How a Philippine social enterprise brought help and hope to farmers when they needed it most
Without that demand, many farmers were forced to give their crops away or leave them rotting in their backyards.
They gathered the farmers’ produce and managed to sell three tons. Within a month, they rescued 20 tons of vegetables from distressed farmers in Benguet. What went unsold was donated to various community pantries around Metro Manila to help families affected by the pandemic.
The Estradas named their online community Rural Rising. They began conducting regular rescue buys from small-scale farmers at above-market gate prices and selling them to members of their online community at affordable rates, eliminating the middlemen that often caused retail prices to spike.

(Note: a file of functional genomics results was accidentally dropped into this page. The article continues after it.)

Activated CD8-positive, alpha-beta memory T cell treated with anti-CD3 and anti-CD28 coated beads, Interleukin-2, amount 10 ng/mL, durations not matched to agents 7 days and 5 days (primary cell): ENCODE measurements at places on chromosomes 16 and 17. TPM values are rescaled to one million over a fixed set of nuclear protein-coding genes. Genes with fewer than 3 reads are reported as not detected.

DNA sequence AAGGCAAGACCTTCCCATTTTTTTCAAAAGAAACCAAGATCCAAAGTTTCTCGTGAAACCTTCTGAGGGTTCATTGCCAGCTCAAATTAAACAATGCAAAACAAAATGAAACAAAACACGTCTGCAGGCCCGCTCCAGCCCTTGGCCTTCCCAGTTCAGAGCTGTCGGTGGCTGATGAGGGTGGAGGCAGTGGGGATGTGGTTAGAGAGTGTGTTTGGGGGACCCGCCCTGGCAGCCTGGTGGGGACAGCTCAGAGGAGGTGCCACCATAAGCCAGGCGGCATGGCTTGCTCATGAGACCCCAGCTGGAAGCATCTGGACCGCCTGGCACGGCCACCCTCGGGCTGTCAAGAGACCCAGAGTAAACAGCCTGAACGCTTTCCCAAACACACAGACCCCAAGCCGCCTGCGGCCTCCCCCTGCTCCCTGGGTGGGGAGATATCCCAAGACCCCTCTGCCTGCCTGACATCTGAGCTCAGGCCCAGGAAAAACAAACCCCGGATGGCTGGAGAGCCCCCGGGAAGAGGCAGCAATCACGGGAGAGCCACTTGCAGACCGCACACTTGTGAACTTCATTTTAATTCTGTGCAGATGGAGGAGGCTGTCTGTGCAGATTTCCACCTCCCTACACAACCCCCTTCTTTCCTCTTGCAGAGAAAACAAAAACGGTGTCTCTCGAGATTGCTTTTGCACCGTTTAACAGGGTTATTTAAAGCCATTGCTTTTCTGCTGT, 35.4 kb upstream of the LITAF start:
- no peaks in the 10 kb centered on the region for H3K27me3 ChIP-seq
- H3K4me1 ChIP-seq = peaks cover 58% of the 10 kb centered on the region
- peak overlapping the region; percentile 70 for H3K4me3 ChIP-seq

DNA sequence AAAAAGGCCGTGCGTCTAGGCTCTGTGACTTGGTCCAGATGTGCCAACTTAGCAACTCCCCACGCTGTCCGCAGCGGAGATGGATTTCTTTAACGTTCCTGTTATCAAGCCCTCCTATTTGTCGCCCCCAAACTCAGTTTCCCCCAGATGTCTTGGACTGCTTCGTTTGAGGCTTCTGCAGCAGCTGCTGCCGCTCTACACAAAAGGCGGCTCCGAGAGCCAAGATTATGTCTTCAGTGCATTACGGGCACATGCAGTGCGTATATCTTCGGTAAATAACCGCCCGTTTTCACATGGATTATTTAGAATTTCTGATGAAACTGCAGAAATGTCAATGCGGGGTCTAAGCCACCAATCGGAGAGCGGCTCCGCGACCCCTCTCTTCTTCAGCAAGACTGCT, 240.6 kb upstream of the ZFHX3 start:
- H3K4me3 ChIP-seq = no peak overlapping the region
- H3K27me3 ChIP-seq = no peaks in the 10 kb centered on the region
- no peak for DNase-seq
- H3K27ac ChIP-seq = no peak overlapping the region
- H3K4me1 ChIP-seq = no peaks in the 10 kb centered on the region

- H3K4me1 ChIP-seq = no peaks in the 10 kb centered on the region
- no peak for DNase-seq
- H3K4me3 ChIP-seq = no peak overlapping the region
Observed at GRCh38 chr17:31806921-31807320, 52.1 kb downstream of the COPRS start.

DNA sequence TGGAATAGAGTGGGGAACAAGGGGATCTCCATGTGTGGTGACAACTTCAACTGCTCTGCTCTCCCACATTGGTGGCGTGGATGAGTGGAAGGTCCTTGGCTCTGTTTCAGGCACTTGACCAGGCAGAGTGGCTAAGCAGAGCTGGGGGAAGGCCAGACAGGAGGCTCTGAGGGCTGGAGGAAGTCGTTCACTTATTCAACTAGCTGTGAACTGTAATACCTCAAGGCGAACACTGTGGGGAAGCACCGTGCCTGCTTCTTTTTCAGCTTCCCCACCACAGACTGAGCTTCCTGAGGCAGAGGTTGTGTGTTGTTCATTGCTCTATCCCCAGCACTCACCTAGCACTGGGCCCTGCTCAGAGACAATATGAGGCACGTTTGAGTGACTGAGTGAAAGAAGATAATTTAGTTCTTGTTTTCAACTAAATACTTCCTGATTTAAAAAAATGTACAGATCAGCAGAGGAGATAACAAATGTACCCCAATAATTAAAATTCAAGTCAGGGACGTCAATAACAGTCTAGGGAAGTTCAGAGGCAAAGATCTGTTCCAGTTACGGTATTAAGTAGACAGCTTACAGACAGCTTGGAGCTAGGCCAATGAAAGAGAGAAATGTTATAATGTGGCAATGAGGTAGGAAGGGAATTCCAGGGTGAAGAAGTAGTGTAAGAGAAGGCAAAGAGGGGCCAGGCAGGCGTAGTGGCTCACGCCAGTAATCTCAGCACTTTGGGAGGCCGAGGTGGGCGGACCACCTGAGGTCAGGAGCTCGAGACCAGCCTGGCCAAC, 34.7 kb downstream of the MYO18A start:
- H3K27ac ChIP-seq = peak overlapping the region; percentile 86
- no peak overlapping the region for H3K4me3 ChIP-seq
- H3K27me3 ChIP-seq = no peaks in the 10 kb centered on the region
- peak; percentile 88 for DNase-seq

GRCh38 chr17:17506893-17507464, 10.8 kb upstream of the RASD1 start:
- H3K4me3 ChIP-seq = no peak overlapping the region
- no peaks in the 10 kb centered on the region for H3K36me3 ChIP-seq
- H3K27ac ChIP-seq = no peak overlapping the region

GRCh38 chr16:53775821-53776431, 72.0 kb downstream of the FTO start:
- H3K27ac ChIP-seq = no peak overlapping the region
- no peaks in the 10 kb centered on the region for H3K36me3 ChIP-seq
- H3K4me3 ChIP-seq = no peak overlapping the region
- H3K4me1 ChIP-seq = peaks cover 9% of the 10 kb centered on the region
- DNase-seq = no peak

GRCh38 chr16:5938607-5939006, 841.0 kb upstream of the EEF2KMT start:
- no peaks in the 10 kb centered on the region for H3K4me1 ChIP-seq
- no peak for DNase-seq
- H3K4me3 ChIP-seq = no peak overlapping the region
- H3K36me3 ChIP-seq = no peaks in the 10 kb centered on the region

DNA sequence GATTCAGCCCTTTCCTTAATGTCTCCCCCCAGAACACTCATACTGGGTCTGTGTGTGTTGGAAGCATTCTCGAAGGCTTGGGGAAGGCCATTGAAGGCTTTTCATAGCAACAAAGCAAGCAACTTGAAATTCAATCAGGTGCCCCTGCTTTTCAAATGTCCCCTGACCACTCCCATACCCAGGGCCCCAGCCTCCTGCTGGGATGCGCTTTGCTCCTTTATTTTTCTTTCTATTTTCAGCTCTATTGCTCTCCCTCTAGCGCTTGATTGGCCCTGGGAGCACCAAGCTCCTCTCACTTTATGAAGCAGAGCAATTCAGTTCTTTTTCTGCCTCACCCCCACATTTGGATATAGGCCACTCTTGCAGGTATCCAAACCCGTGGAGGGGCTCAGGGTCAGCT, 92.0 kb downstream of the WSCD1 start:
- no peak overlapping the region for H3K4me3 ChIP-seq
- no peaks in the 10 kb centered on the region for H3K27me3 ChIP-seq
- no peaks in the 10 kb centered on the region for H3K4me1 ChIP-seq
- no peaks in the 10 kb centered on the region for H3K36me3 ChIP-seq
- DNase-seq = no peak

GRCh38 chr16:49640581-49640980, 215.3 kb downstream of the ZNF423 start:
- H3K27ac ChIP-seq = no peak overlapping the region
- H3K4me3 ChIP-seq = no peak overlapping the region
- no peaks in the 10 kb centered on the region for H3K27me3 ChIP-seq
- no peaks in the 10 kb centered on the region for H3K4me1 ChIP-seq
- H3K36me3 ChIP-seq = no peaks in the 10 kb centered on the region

Today, their non-profit initiative aims to revitalise the country’s dismal agricultural sector through fair trade. The group responds to distress calls from farmers, hauling their produce in trucks to the organisation’s dispatch locations in Metro Manila.
Since the Estradas began their efforts in 2020, the group has now grown into a community of more than 200,000 that works directly with a network of 4,500 farmers from 39 provinces across the country.
Each day, the organisation receives about 10 calls from subsistence farming communities, who usually live below the poverty line, looking to dispose of their produce that has been refused by middlemen or haggled down to rates so low the farmers cannot recoup their expenses.
“Traders promised they would buy our crops for 25-30 pesos a kilo but would never return … These traders are taking advantage of us. They purposely wait for our harvest to deteriorate so they can lowball us and sell them at high prices in urban areas,” the farmer said.
Rural Rising’s rescue buy programme allowed the group to sell the